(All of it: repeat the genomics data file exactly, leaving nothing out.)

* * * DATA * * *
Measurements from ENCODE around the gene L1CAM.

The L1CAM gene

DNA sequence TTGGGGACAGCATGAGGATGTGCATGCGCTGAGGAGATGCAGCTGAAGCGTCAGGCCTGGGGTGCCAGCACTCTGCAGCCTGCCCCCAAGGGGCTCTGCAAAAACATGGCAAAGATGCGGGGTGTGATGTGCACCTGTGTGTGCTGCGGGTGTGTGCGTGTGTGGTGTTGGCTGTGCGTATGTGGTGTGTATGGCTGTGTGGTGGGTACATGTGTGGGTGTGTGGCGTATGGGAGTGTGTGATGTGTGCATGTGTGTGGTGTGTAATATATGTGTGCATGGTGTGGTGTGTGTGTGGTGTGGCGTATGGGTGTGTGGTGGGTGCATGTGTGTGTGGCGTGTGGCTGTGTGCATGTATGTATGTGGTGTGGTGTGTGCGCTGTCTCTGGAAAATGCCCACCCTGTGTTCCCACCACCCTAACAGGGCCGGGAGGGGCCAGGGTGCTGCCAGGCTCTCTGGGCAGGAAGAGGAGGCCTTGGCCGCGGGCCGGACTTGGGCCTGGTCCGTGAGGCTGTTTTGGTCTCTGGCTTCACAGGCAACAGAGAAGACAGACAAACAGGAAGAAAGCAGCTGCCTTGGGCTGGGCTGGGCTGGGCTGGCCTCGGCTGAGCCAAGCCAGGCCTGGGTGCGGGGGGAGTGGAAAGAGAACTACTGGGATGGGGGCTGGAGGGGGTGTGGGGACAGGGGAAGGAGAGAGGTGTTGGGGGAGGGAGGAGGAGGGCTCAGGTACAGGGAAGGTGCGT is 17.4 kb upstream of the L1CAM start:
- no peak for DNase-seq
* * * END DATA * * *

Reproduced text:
Measurements from ENCODE around the gene L1CAM.

The L1CAM gene

DNA sequence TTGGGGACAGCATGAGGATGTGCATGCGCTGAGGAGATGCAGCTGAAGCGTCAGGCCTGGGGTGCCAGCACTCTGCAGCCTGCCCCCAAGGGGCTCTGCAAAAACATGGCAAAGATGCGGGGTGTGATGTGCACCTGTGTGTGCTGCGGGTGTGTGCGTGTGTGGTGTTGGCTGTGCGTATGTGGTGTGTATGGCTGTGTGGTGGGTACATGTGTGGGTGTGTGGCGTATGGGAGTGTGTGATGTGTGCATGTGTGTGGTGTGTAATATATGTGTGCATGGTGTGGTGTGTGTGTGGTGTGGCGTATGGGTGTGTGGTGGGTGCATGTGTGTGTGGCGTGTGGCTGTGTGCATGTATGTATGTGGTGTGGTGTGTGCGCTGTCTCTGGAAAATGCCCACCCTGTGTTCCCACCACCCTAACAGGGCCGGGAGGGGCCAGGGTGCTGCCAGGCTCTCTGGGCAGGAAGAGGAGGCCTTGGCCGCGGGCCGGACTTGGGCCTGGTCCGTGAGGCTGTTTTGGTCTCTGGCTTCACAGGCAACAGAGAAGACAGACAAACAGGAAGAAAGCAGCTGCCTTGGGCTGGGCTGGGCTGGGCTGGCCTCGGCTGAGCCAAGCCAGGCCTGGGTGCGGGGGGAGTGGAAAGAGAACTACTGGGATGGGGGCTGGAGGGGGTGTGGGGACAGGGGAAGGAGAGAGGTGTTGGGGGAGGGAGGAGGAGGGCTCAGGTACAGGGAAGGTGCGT is 17.4 kb upstream of the L1CAM start:
- no peak for DNase-seq